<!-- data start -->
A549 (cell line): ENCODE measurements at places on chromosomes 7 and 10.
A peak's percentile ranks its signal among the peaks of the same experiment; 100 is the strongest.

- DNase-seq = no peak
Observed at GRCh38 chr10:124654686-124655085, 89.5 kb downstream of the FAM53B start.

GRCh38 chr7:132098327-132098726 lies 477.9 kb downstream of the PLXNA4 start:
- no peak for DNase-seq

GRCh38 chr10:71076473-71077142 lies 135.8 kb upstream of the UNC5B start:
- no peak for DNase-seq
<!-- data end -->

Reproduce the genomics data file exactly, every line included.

A549 (cell line): ENCODE measurements at places on chromosomes 7 and 10.
A peak's percentile ranks its signal among the peaks of the same experiment; 100 is the strongest.

- DNase-seq = no peak
Observed at GRCh38 chr10:124654686-124655085, 89.5 kb downstream of the FAM53B start.

GRCh38 chr7:132098327-132098726 lies 477.9 kb downstream of the PLXNA4 start:
- no peak for DNase-seq

GRCh38 chr10:71076473-71077142 lies 135.8 kb upstream of the UNC5B start:
- no peak for DNase-seq